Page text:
If the beam width of the active array antenna system can be narrowed and a possibility that another wireless unit (which may be the active array antenna system or another antenna system) causes interference to occur is low, it is preferable that the structure according to this embodiment may be employed. In the foregoing case, the cost of the synthesizer serving as the local signal generator 105 can be reduced. Therefore, an effect can be obtained in that the overall cost of the active array antenna system can be reduced.

In this embodiment, the variable phase shifter circuit 113 is provided for, for each radio frequency circuit connected to the element antenna 101, varying the phase of the intermediate-frequency local signal which is supplied to the second frequency converter 110. A variable phase shifter for a carrier-wave frequency local signal may be provided which varies the phase of the carrier-wave frequency local signal which is supplied to the frequency converter. The frequency converter is a converter for converting the frequency between the frequency of the carrier wave and the first intermediate-frequency signal.

In the foregoing case, as shown in FIG. 2, the variable phase shifter for the carrier-wave frequency local signal comprises a quadrature converter having inputs for receiving the carrier-wave frequency local signal and the phase shift control signal. Thus, an effect can be obtained similarly to the structure shown in FIG. 2 wherein the variable phase shifter circuit 113 for the intermediate-frequency local signal comprises the quadrature modulator.

If the output level of the second frequency converter 110 is varied depending on the level of the input intermediate-frequency local signal, the foregoing characteristic is used as follows: a function for controlling the output level of the variable phase shifter circuit 113 is added to the control circuit 118. Thus, the directional pattern can be formed which has null formed in a direction wherein a jamming electric wave is transmitted. Thus, the function of the active array antenna system can be improved. To control the output level of the variable phase shifter circuit 113, a variable gain amplifier may be provided between the variable phase shifter circuit 113 and the second frequency converter 110. Thus, the gain of the variable gain amplifier is controlled by the control circuit 118.

Other embodiments of the active array antenna system according to the present invention will be described. The same portions as those of the first embodiment will be indicated in the same reference numerals and their detailed description will be omitted.

Second Embodiment

FIG. 11 shows a second embodiment of the active array antenna system according to the present invention. This embodiment is different from the first embodiment shown in FIG. 1 in that a variable gain amplifier 119 serving as a gain varying circuit for varying the gain of the signal for each radio frequency circuit connected to each element antenna 101 is added to the active array antenna system according to the first embodiment.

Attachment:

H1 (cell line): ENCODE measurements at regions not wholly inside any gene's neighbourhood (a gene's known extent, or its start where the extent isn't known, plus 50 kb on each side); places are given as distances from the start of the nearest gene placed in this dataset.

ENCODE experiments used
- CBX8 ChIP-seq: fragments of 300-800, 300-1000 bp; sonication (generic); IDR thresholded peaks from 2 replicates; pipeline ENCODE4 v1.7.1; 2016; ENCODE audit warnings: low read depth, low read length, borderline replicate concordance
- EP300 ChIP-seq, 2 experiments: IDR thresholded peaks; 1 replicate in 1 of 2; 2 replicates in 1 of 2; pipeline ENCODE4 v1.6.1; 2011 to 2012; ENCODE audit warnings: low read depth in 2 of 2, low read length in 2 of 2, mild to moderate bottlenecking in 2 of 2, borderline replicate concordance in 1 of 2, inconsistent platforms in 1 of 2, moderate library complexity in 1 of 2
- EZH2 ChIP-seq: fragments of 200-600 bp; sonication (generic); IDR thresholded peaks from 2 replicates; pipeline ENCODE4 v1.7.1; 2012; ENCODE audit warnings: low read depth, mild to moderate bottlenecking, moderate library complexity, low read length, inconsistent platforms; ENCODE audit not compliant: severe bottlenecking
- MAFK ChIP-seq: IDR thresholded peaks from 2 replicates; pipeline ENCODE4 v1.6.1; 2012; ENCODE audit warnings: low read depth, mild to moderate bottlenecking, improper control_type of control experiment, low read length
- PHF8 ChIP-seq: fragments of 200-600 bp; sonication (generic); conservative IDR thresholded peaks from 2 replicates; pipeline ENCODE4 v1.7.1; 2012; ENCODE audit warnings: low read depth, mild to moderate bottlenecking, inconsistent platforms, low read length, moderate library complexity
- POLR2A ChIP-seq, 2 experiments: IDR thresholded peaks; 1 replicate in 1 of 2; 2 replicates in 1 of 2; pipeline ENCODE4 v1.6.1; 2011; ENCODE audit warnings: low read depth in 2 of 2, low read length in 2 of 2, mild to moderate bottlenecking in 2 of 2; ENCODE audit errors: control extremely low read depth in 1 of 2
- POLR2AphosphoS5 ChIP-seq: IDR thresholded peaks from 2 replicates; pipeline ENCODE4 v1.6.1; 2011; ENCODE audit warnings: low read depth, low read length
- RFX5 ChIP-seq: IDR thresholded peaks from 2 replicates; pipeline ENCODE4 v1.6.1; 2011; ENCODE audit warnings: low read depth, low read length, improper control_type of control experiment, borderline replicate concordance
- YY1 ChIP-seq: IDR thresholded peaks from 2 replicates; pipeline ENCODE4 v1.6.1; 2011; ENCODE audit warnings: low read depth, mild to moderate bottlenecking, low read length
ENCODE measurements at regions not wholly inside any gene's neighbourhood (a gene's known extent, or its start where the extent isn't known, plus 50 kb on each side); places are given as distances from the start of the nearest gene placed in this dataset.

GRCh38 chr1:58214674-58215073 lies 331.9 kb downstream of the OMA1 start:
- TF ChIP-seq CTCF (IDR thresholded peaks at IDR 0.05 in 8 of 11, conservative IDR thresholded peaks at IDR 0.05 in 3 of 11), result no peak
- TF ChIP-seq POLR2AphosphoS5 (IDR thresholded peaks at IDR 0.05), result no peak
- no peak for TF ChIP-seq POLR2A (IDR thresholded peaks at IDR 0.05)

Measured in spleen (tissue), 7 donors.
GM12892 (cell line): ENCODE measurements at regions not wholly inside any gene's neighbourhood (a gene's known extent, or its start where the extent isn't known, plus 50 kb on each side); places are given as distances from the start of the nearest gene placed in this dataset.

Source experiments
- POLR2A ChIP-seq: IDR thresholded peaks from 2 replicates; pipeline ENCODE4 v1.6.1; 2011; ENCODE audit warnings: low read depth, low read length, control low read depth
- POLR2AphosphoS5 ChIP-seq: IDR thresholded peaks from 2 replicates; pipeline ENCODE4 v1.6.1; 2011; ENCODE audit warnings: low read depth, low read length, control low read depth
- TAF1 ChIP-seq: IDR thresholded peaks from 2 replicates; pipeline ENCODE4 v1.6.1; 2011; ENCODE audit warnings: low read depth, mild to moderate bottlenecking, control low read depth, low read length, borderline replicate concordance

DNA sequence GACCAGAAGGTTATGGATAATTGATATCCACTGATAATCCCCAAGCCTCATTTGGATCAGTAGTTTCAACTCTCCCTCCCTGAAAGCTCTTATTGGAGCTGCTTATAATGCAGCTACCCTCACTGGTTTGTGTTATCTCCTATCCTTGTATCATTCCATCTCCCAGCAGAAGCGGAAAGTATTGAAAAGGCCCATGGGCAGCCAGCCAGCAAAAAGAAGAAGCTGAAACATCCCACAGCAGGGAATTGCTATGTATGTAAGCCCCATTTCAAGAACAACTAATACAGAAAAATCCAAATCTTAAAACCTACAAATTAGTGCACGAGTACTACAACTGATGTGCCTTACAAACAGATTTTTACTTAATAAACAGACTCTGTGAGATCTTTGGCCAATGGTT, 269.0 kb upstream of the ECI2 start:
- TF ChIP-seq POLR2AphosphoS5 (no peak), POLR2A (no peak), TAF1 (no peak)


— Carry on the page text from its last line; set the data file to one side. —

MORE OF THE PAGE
As compared with the first embodiment wherein only the phase of the signal is controlled for each element antenna 101, this embodiment wherein also the amplitude of the signal can be controlled is able to variously control the directional pattern of the active array antenna system. Therefore, the performance including suppression of an interference wave can be improved. That is, control of as well as the gain enables null to be imparted to the directional pattern.

The gain of the variable gain amplifier 119 is controlled by the gain control circuit 120 in response to a gain control signal supplied from the control circuit 118. In this embodiment, the arithmetic operation circuit 133 in the control circuit 118 shown in FIG. 3 calculates an amplitude weight by using the LMS algorithm in addition to the phase shift. To supply the amplitude weight to the variable phase shifter circuit 113 and the gain control circuit 120, a phase shift control signal and a gain control signal in the form of digital signals are output.

FIG. 12 shows a schematic example of the gain control circuit 120 which comprises a demultiplexer 202, D/A converters 203 and low-pass filters 204. The demultiplexer 202, from the control circuit 118, receives an L-bit digital signal (the gain control signal) and an address signal for specifying the variable gain amplifier 119, the gain of which must be controlled. In accordance with the address signal, the demultiplexer 202 sequentially outputs the gain control signal to each D/A converter 203. The D/A converter 203 converts the gain control signal into an analog signal. If necessary, spurious is removed by the low-pass filter 204 because of the reason described in the first embodiment. Then, the gain control signal is, as a control voltage, supplied to the variable gain amplifier 119. As a result, the second intermediate-frequency signal extracted through the RSSI circuit 115 is amplified with a required gain in the variable gain amplifier 119 so that the amplitude weight is imparted.